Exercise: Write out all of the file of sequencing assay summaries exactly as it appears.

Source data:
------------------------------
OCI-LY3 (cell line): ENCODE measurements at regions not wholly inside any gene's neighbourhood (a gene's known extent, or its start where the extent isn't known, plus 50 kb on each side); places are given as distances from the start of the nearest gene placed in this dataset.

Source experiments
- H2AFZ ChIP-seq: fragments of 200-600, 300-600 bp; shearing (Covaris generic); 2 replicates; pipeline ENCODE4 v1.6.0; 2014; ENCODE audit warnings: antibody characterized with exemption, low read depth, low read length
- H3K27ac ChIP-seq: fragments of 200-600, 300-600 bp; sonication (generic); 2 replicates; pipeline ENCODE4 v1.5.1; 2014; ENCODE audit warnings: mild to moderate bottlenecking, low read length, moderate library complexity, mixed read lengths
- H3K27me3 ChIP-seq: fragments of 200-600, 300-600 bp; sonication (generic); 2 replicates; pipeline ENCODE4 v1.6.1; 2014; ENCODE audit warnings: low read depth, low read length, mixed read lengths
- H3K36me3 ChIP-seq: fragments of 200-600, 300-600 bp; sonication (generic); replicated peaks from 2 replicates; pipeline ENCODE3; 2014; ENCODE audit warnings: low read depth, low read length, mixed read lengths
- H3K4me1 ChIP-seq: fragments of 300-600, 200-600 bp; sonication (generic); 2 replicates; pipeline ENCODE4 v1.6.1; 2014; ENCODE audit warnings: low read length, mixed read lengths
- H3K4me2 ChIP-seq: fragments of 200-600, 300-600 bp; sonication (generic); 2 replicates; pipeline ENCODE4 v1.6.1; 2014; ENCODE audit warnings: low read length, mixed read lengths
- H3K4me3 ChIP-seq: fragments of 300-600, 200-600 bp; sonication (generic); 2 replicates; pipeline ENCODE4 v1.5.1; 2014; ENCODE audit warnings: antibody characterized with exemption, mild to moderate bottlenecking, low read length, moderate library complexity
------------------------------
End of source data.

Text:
OCI-LY3 (cell line): ENCODE measurements at regions not wholly inside any gene's neighbourhood (a gene's known extent, or its start where the extent isn't known, plus 50 kb on each side); places are given as distances from the start of the nearest gene placed in this dataset.

Source experiments
- H2AFZ ChIP-seq: fragments of 200-600, 300-600 bp; shearing (Covaris generic); 2 replicates; pipeline ENCODE4 v1.6.0; 2014; ENCODE audit warnings: antibody characterized with exemption, low read depth, low read length
- H3K27ac ChIP-seq: fragments of 200-600, 300-600 bp; sonication (generic); 2 replicates; pipeline ENCODE4 v1.5.1; 2014; ENCODE audit warnings: mild to moderate bottlenecking, low read length, moderate library complexity, mixed read lengths
- H3K27me3 ChIP-seq: fragments of 200-600, 300-600 bp; sonication (generic); 2 replicates; pipeline ENCODE4 v1.6.1; 2014; ENCODE audit warnings: low read depth, low read length, mixed read lengths
- H3K36me3 ChIP-seq: fragments of 200-600, 300-600 bp; sonication (generic); replicated peaks from 2 replicates; pipeline ENCODE3; 2014; ENCODE audit warnings: low read depth, low read length, mixed read lengths
- H3K4me1 ChIP-seq: fragments of 300-600, 200-600 bp; sonication (generic); 2 replicates; pipeline ENCODE4 v1.6.1; 2014; ENCODE audit warnings: low read length, mixed read lengths
- H3K4me2 ChIP-seq: fragments of 200-600, 300-600 bp; sonication (generic); 2 replicates; pipeline ENCODE4 v1.6.1; 2014; ENCODE audit warnings: low read length, mixed read lengths
- H3K4me3 ChIP-seq: fragments of 300-600, 200-600 bp; sonication (generic); 2 replicates; pipeline ENCODE4 v1.5.1; 2014; ENCODE audit warnings: antibody characterized with exemption, mild to moderate bottlenecking, low read length, moderate library complexity